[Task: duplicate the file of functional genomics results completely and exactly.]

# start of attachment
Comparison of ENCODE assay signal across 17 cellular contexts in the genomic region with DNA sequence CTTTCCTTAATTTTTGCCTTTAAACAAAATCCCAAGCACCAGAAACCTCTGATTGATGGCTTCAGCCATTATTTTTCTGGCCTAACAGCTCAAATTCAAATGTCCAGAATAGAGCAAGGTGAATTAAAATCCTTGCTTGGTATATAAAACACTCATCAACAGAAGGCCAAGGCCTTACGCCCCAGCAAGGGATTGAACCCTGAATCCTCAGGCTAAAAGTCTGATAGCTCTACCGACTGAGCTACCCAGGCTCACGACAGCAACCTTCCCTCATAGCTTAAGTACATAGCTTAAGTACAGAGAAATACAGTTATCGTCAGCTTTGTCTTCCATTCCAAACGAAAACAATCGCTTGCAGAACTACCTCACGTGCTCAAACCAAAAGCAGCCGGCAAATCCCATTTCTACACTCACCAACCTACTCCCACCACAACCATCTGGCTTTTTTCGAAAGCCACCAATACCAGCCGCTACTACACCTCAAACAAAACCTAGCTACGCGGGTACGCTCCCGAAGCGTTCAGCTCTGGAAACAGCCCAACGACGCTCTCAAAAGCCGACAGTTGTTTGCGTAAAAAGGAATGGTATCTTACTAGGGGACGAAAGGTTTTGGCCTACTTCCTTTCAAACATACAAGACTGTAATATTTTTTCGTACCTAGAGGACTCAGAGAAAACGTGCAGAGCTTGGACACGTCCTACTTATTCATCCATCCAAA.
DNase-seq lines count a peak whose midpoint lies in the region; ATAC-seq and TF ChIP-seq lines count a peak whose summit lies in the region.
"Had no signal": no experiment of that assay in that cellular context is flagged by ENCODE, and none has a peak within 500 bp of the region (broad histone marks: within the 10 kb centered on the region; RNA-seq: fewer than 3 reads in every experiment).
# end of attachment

Comparison of ENCODE assay signal across 17 cellular contexts in the genomic region with DNA sequence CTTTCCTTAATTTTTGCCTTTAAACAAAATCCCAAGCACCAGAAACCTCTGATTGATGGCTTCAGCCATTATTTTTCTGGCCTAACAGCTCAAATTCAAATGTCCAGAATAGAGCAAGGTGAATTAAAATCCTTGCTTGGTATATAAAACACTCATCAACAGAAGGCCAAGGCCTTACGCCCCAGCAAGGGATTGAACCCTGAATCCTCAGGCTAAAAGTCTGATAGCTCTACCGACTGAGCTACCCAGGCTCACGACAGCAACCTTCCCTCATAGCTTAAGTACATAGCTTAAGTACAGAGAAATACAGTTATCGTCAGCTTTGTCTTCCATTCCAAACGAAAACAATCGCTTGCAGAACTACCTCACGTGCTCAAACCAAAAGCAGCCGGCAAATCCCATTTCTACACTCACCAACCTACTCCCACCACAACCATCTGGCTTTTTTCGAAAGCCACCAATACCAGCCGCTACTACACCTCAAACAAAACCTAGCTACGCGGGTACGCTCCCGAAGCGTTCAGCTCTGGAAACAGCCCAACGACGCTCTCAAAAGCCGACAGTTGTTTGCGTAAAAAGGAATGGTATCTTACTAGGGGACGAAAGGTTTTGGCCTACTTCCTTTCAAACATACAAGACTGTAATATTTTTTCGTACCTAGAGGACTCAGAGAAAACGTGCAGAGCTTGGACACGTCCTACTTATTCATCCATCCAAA.
DNase-seq lines count a peak whose midpoint lies in the region; ATAC-seq and TF ChIP-seq lines count a peak whose summit lies in the region.
"Had no signal": no experiment of that assay in that cellular context is flagged by ENCODE, and none has a peak within 500 bp of the region (broad histone marks: within the 10 kb centered on the region; RNA-seq: fewer than 3 reads in every experiment).